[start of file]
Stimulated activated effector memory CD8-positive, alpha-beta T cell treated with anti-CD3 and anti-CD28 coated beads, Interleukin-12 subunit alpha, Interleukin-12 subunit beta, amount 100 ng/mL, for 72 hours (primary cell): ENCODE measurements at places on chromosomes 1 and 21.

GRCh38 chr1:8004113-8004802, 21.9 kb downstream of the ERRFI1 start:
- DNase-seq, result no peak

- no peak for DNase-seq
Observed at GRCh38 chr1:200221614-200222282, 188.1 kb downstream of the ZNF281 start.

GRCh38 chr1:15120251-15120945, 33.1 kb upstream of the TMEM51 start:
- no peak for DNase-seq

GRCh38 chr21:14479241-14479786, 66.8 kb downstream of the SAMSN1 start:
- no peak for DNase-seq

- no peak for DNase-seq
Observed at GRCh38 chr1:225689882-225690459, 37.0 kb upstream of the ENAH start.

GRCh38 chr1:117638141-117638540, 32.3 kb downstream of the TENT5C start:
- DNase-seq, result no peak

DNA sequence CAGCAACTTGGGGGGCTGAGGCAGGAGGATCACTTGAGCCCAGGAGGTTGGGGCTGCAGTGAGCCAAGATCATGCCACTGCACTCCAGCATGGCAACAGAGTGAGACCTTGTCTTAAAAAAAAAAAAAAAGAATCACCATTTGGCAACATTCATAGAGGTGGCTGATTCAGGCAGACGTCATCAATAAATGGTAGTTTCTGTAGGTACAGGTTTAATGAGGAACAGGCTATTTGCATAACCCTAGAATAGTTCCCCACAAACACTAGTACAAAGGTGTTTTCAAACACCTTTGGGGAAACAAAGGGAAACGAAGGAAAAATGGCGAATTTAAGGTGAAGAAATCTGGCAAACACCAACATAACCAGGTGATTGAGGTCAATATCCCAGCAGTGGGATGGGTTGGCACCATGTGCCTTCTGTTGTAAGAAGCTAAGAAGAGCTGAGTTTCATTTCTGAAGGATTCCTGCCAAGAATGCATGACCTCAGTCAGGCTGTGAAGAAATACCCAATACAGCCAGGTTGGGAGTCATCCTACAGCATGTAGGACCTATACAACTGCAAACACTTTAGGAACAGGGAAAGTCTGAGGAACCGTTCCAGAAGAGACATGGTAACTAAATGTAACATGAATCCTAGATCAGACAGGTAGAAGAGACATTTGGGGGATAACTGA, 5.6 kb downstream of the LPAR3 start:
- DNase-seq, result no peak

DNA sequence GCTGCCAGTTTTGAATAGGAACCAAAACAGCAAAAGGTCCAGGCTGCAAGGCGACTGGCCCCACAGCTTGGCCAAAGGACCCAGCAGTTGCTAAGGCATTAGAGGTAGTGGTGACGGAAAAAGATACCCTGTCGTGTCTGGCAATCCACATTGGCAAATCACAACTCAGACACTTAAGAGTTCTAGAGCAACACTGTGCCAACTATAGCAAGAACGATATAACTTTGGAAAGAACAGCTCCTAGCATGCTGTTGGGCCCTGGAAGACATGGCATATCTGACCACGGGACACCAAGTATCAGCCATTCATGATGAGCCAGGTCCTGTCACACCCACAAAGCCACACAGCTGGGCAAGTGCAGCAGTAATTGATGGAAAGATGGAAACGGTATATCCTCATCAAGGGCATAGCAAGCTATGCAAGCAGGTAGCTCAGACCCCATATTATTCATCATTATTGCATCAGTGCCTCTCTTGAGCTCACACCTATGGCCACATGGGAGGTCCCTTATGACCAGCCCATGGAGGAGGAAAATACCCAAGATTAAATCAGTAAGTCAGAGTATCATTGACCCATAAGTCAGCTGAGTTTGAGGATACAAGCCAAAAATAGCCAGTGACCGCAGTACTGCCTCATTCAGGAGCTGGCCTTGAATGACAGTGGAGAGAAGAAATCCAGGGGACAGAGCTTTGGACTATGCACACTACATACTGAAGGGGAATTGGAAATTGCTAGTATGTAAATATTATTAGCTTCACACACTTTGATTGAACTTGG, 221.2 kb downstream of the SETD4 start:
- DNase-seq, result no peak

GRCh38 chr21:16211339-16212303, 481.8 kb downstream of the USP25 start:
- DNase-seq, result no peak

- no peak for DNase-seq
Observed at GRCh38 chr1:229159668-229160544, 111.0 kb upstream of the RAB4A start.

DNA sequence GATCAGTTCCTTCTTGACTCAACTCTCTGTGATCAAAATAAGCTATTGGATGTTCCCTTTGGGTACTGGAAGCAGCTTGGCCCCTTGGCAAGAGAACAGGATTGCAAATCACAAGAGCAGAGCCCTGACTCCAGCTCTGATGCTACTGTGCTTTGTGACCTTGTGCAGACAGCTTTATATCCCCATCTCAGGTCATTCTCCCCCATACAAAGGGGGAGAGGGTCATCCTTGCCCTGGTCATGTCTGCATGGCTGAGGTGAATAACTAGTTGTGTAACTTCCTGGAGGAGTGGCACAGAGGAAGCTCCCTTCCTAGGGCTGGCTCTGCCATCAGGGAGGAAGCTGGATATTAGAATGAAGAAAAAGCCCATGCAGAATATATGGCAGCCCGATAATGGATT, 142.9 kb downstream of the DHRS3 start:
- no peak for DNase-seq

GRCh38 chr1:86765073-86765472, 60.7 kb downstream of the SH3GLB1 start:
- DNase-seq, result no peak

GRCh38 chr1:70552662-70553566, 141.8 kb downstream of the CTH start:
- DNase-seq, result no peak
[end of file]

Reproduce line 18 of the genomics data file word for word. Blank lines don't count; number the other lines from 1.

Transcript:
GRCh38 chr21:16211339-16212303, 481.8 kb downstream of the USP25 start: